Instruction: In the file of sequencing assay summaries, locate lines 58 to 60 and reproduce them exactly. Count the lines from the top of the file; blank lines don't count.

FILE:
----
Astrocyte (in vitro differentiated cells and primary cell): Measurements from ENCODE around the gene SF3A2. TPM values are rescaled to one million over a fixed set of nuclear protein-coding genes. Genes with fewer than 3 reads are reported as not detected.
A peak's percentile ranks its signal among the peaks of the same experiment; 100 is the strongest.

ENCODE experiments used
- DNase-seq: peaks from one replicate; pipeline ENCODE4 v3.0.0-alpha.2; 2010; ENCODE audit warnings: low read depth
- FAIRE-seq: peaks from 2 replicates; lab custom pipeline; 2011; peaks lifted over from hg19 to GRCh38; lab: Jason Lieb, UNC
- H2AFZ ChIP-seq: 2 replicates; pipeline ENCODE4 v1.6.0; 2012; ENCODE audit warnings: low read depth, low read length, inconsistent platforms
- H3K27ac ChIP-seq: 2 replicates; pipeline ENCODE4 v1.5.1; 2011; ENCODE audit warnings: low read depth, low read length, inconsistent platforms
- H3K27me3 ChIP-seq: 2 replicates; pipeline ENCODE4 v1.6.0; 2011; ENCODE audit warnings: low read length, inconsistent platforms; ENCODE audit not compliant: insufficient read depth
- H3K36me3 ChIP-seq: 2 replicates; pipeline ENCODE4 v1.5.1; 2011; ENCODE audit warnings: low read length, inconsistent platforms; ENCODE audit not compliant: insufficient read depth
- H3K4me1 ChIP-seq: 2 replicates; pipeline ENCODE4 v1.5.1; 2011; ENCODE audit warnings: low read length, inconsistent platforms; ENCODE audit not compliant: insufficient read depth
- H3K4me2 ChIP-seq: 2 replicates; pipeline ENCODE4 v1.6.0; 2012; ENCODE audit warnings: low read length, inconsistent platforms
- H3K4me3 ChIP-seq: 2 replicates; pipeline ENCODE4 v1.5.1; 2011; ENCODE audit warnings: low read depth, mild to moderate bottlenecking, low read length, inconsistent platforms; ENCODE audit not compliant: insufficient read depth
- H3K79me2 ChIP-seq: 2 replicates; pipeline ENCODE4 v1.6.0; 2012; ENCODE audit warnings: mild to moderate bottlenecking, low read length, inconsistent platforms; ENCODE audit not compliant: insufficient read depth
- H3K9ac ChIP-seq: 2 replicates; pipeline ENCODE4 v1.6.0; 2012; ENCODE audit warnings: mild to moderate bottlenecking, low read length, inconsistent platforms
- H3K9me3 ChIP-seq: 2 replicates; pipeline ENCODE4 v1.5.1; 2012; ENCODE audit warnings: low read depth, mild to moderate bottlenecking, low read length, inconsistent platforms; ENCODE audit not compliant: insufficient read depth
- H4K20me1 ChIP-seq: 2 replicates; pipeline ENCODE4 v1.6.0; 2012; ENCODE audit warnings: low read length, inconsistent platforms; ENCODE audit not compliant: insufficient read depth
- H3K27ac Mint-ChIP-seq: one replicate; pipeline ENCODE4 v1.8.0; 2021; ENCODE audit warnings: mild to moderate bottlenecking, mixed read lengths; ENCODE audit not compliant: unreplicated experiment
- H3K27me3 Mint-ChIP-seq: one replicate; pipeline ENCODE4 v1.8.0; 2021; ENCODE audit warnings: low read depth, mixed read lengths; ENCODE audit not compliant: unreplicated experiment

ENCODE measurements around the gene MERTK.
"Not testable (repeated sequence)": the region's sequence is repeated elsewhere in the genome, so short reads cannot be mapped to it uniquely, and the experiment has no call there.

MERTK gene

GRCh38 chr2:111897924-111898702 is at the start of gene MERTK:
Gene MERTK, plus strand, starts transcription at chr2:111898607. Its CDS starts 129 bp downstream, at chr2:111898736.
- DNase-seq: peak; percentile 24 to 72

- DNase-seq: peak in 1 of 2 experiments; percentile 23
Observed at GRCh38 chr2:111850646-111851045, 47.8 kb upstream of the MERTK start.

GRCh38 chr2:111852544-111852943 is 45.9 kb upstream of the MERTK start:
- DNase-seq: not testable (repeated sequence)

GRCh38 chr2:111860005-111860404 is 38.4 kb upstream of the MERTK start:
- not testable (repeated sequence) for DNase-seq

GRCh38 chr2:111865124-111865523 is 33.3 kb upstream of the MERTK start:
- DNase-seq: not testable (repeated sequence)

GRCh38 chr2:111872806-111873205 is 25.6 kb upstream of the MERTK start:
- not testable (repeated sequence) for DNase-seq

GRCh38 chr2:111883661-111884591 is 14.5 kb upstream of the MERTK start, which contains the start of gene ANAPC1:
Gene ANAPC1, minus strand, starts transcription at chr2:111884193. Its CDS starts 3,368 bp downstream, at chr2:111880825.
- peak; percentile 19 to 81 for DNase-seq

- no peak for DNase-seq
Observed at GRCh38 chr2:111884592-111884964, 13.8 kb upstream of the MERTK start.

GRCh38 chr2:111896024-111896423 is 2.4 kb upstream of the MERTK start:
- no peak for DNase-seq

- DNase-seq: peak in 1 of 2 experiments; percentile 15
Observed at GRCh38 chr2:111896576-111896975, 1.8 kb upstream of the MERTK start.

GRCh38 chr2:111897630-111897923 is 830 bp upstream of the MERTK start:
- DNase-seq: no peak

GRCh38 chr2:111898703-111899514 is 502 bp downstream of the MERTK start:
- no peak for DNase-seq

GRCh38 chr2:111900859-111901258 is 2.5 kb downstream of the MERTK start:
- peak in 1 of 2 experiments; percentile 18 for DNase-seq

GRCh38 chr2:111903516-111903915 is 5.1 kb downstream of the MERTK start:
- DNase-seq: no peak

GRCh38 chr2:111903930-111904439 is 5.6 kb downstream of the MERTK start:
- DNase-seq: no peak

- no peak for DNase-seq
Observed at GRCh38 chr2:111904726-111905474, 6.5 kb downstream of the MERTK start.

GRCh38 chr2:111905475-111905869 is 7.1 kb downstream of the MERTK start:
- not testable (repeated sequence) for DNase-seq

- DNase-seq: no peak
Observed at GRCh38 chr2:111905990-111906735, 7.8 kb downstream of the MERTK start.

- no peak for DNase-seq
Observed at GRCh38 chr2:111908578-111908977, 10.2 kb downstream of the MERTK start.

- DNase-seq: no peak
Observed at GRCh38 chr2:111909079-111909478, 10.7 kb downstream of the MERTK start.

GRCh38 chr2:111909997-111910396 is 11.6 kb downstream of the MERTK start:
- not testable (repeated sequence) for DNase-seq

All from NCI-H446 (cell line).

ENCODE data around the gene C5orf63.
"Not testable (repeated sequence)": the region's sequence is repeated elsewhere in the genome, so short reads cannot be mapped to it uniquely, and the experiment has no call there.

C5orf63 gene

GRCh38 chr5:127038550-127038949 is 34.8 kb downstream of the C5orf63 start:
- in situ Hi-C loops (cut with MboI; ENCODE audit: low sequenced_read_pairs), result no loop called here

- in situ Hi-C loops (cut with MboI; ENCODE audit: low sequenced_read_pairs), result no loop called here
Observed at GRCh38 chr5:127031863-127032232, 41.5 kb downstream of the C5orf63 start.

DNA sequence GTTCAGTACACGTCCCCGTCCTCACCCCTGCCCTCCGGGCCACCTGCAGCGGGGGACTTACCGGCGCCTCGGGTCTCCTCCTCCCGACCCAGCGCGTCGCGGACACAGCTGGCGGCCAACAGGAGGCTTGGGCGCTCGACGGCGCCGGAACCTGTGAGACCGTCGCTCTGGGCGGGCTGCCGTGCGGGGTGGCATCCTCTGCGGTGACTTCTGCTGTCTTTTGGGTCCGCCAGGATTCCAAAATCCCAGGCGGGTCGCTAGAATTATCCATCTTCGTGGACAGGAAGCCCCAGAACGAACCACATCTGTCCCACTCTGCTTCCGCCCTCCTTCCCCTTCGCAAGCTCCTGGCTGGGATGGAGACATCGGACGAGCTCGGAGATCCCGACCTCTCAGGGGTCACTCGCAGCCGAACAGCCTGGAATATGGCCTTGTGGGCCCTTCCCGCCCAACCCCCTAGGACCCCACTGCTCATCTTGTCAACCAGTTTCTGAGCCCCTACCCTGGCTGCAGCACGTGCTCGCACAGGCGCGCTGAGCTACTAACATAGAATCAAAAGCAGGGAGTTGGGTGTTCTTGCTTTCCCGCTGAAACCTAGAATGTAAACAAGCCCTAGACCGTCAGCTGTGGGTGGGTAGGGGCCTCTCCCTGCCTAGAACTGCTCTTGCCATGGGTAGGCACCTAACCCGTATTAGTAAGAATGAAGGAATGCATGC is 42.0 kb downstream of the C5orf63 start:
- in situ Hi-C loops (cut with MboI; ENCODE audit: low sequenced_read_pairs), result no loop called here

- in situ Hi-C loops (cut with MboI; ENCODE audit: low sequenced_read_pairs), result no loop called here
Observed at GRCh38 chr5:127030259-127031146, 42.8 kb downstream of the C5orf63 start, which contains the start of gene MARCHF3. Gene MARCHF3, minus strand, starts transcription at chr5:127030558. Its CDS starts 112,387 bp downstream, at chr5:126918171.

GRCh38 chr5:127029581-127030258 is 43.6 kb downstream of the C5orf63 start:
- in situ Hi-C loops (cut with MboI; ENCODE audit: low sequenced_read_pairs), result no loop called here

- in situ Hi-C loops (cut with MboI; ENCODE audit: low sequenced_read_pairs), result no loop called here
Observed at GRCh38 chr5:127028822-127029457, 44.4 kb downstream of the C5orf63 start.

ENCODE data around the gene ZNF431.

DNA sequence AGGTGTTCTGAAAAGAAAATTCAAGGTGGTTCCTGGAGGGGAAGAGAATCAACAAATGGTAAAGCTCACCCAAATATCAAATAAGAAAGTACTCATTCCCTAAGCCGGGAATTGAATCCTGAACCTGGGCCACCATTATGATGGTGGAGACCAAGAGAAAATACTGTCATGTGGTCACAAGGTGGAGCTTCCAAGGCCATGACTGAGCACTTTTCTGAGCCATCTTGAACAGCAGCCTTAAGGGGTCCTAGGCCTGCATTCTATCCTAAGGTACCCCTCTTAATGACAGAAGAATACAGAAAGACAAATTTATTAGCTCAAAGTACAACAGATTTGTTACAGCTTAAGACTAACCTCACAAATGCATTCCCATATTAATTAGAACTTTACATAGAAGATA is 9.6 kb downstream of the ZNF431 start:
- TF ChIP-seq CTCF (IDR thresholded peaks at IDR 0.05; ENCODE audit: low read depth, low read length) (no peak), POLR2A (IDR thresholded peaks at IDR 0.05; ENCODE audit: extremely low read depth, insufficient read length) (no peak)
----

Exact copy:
- DNase-seq: no peak
Observed at GRCh38 chr2:111905990-111906735, 7.8 kb downstream of the MERTK start.

- no peak for DNase-seq